Call­ing coro­n­avirus a lib­eral ‘hoax’ is en­dan­ger­ing the pub­lic health

The Kansas City Star - - Opinion - BY ROBERT B. RE­ICH Tri­bune Con­tent Agency

Last week, the U.S. stock mar­ket suf­fered its largest weekly loss since 2008. A health cri­sis is rapidly mor­ph­ing into an eco­nomic cri­sis.

So far, Amer­ica’s re­sponse has left much to be de­sired.

Epi­demi­ol­o­gists in other coun­tries have used “sur­veil­lance test­ing” un­der World Health Or­ga­ni­za­tion guide­lines to track the spread of the coro­n­avirus be­fore large num­bers of peo­ple turn up at hos­pi­tals. But ac­cord­ing to a new re­port by ProPublica, the U.S. Cen­ters for Dis­ease Con­trol and Preven­tion lost weeks that could have been used to track its pos­si­ble spread in Amer­ica be­cause it in­sisted upon de­vis­ing its own test, which turned out to be flawed.

Pres­i­dent Don­ald Trump and his ad­min­is­tra­tion would rather blame the me­dia and the Democrats, and even ques­tion whether the virus is real.

On Fri­day, Trump ac­cused news out­lets such as CNN of “do­ing every­thing they can to in­still fear in peo­ple” and said that some Democrats are “try­ing to gain po­lit­i­cal fa­vor by say­ing a lot of un­truths.” At a cam­paign rally Fri­day evening in South Carolina, he claimed that con­cern about the virus was the Democrats’ “new hoax” af­ter the Rus­sia in­ves­ti­ga­tion and then im­peach­ment.

Trump’s idea for how to deal with the emerg­ing cri­sis? He says he’s con­sid­er­ing an­other round of tax cuts. As if cut­ting taxes would some­how mo­ti­vate peo­ple fear­ful of con­ta­gion to ven­ture into shop­ping malls, movie the­aters and air­planes. As if pump­ing up the stock mar­ket is the most im­por­tant first step. As if Trump’s ear­lier round of mas­sive tax cuts trick­led down to av­er­age Amer­i­cans.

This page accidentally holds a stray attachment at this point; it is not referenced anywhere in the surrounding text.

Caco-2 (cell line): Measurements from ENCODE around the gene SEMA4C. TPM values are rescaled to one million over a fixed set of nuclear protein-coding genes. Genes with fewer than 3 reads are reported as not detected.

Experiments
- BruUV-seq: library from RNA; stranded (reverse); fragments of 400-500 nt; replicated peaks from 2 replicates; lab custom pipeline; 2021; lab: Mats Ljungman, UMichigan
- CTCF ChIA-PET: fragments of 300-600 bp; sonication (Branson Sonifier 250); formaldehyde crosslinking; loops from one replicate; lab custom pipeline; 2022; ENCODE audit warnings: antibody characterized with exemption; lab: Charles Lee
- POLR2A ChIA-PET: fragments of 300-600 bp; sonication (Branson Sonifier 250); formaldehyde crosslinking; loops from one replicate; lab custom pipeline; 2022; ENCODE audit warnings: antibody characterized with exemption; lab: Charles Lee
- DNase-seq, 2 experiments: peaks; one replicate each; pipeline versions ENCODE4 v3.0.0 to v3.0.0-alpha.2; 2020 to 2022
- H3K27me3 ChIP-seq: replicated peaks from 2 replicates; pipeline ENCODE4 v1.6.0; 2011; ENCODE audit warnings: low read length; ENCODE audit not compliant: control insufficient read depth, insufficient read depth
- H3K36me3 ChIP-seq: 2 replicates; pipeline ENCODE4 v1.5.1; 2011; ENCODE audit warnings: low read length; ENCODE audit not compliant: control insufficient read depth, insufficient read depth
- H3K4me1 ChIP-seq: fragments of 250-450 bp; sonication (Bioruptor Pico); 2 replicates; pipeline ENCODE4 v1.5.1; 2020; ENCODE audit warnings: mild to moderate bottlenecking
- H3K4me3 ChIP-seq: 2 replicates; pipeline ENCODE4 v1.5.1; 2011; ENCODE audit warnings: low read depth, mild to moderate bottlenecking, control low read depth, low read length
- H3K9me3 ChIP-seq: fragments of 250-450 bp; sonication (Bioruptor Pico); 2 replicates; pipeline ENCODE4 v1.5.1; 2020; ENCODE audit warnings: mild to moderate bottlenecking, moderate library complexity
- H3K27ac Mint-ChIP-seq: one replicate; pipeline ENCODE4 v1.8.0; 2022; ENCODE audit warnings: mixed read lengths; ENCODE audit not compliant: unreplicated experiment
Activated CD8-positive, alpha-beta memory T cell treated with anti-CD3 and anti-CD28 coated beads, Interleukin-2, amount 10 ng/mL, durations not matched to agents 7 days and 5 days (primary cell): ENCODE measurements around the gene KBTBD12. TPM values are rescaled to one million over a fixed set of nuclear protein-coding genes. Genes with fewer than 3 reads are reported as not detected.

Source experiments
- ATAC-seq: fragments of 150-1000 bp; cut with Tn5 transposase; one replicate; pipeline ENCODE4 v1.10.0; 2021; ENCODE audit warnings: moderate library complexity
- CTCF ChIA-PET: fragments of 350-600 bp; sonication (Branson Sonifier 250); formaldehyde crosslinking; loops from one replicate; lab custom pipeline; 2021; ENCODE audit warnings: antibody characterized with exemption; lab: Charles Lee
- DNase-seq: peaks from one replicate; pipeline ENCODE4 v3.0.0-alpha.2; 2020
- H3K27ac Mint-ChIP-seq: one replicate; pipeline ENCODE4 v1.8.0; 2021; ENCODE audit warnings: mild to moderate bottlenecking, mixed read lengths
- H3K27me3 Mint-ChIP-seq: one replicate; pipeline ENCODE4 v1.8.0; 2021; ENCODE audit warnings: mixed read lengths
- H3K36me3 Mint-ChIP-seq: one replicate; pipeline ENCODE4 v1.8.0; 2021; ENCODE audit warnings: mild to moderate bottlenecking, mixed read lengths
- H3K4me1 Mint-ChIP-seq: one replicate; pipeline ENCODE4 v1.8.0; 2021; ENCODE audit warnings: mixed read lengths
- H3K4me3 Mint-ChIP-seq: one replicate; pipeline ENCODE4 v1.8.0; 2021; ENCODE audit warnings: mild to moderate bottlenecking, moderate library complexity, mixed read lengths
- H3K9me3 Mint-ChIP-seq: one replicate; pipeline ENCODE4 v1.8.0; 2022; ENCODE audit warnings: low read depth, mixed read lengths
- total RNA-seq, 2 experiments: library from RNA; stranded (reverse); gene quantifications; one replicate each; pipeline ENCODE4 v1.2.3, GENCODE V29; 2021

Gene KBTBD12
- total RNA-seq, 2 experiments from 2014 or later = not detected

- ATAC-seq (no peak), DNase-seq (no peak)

Trump is also in­struct­ing all gov­ern­ment health of­fi­cials and sci­en­tists who have in­for­ma­tion about the virus to clear their state­ments first with the White House. Yet con­trol­ling the flow of in­for­ma­tion within an ad­min­is­tra­tion that’s not es­pe­cially renowned for truth-telling seems un­likely to in­crease the pub­lic’s con­fi­dence in what they hear.

Trump has al­ready taken sev­eral other steps, all of them back­ward. He has elim­i­nated a National Se­cu­rity Coun­cil po­si­tion that co­or­di­nates re­sponses to pan­demics. He has ig­nored an ex­pert panel’s warn­ing that the United States is badly un­pre­pared for global health threats and needs to re­store fund­ing to ad­dress them. He is re­quest­ing that the CDC’s bud­get be cut by al­most 16%, and the De­part­ment of Health and Hu­man Ser­vices bud­get by al­most 10%.

Trump is also propos­ing a $3 bil­lion cut to global health pro­grams, in­clud­ing a 53% cut to the World Health Or­ga­ni­za­tion and a 75% cut to the Pan Amer­i­can Health Or­ga­ni­za­tion.

When he’s not ac­cus­ing his en­e­mies of hyp­ing the coro­n­avirus or do­ing what he can to un­der­mine the na­tion’s and the world’s abil­ity to cope with it, Trump and his ad­min­is­tra­tion have been mak­ing the na­tion more vul­ner­a­ble to all sorts of health risks.

He’s de­mand­ing that any­one re­ceiv­ing pub­lic as­sis­tance have a job, which pre­sum­ably will make many peo­ple re­luc­tant to stop work­ing if they feel sick. Be­gin­ning next month, for ex­am­ple, nearly 700,000 Amer­i­cans who aren’t work­ing will no longer be el­i­gi­ble for food stamps. It doesn’t seem to have oc­curred to the Trump­sters that the likely re­sult is for peo­ple with flu symp­toms to ig­nore them in or­der to keep their jobs, thereby spread­ing dis­ease.

Trump’s ob­ses­sive ef­forts to wreck Oba­macare also make the coro­n­avirus and other con­ta­gious dis­eases more dan­ger­ous, for the ob­vi­ous rea­son that peo­ple with­out health in­sur­ance are less likely to see a doc­tor. The num­ber of Amer­i­cans with­out health in­sur­ance has risen steadily dur­ing Trump’s ten­ure. A 2018 poll found that 44% of Amer­i­cans didn’t see a doc­tor be­cause they couldn’t af­ford it.

Trump and Repub­li­cans have re­jected all safety nets — in­clud­ing paid fam­ily leave and guar­an­teed sick leave — that peo­ple need to cope with per­sonal health emer­gen­cies. This also makes Amer­ica less pre­pared for con­ta­gion. A re­cent sur­vey found that 90% of Amer­i­cans still go to work while they’re sick.

What Trump and his ad­min­is­tra­tion fail to un­der­stand is that per­sonal health and in­di­vid­ual well-be­ing are in­ex­tri­ca­bly linked to pub­lic health and so­cial well-be­ing. This is not a so­cial­ist hoax.

A new and es­pe­cially vir­u­lent con­ta­gious virus is bad enough. That it is spread­ing at a time when the United States gov­ern­ment is headed by some­one who de­nies it, blames his op­po­nents and dis­man­tles what’s left of the in­sti­tu­tions that could con­tain it, makes the dan­ger far worse.

PA­TRICK SEMANSKY The Associated Press

Pres­i­dent Don­ald Trump told a South Carolina rally au­di­ence Fri­day that con­cern over the coro­n­avirus is the left’s “new hoax.”

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